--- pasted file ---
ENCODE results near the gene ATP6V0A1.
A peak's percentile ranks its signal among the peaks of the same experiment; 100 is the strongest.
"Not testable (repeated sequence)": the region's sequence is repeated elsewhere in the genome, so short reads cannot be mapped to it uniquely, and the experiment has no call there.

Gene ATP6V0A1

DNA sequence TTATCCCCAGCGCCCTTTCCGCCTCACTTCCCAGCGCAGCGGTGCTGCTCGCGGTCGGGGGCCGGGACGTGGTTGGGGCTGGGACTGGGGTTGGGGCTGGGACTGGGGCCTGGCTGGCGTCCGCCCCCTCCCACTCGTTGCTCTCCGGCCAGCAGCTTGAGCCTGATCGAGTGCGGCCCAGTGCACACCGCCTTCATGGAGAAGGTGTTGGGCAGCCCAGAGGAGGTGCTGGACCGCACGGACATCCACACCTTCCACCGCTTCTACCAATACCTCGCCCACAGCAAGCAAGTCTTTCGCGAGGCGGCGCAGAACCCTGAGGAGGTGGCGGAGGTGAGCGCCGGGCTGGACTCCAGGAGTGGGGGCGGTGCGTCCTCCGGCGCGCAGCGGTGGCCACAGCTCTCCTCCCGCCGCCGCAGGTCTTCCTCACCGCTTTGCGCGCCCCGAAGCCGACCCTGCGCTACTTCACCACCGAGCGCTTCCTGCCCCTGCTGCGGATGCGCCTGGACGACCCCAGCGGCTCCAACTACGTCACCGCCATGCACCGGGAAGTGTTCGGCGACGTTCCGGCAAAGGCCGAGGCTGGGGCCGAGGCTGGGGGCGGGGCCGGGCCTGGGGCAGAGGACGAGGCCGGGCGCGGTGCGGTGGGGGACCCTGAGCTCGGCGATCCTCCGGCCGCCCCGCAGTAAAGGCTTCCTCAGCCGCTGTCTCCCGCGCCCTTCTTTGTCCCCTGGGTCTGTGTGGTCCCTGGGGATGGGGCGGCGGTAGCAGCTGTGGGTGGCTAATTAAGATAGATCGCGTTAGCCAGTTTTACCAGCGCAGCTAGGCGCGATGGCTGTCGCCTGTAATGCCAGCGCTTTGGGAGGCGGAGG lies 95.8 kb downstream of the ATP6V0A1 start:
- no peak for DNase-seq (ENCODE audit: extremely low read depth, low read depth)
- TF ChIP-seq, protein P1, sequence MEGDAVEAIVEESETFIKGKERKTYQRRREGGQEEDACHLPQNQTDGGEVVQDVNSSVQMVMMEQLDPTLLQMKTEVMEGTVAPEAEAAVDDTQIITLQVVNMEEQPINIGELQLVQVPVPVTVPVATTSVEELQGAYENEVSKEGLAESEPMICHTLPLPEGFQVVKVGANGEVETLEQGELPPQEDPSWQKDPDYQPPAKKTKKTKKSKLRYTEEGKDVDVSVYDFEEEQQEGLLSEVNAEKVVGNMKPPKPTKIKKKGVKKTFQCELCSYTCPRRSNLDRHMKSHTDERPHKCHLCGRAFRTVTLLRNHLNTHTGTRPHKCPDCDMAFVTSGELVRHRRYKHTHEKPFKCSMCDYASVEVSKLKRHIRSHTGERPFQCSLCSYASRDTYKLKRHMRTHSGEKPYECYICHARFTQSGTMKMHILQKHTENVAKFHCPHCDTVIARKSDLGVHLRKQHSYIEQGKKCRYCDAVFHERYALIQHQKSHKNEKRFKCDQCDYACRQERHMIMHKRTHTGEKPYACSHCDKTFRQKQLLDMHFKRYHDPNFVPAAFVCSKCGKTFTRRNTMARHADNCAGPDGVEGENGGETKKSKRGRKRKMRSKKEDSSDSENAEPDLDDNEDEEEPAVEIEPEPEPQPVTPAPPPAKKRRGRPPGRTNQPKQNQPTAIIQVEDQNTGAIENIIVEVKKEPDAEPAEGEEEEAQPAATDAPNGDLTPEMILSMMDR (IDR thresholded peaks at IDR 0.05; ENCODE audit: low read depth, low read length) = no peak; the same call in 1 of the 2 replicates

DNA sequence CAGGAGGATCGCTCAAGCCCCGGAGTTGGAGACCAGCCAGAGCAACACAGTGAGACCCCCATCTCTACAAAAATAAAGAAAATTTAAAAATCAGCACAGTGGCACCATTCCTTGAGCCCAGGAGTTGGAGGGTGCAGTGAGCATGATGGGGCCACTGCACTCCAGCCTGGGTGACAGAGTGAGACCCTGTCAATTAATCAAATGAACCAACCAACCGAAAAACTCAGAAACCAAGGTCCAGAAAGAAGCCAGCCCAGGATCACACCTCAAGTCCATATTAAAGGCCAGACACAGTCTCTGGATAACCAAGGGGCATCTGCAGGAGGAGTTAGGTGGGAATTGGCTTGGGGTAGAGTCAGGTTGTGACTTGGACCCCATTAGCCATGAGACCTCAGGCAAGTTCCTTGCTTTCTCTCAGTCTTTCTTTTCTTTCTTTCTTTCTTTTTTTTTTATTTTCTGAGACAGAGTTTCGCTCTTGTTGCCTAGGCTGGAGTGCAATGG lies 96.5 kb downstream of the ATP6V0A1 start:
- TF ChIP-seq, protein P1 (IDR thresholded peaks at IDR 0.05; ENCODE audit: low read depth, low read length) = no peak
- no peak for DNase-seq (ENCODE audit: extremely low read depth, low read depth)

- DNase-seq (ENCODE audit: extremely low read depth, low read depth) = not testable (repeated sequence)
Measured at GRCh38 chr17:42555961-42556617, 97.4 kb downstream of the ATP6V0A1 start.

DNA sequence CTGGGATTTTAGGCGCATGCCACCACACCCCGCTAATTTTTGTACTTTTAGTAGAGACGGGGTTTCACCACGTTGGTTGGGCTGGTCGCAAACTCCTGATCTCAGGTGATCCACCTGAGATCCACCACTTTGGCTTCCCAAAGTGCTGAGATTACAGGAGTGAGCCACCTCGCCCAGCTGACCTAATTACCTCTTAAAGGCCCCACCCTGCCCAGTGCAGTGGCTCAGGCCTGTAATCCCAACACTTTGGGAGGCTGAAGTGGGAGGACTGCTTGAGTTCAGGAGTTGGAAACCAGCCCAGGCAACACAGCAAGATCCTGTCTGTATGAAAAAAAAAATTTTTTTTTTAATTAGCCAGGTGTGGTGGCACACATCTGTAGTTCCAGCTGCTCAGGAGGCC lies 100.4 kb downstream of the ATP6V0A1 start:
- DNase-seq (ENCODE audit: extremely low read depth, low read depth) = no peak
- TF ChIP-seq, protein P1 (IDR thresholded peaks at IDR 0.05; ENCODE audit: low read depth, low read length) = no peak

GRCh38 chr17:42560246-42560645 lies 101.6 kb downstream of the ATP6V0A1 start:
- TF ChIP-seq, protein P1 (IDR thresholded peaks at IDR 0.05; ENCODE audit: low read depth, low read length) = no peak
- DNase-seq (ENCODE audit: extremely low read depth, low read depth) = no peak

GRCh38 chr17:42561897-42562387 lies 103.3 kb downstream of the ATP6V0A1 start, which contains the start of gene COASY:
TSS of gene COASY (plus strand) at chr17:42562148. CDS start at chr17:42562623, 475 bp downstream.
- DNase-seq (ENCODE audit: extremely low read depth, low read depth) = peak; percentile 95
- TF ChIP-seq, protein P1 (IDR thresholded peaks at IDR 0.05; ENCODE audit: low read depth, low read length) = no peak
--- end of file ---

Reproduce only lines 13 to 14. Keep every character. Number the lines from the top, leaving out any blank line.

DNA sequence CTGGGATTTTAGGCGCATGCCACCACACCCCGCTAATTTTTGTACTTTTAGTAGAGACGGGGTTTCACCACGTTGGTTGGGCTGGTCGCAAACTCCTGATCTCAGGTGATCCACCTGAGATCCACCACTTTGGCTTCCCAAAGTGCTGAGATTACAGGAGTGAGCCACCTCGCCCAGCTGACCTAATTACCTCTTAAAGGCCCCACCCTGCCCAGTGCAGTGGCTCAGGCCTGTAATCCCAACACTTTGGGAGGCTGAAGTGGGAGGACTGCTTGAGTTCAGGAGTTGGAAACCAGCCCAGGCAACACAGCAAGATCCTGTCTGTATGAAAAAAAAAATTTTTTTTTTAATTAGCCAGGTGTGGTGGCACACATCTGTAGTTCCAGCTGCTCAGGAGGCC lies 100.4 kb downstream of the ATP6V0A1 start:
- DNase-seq (ENCODE audit: extremely low read depth, low read depth) = no peak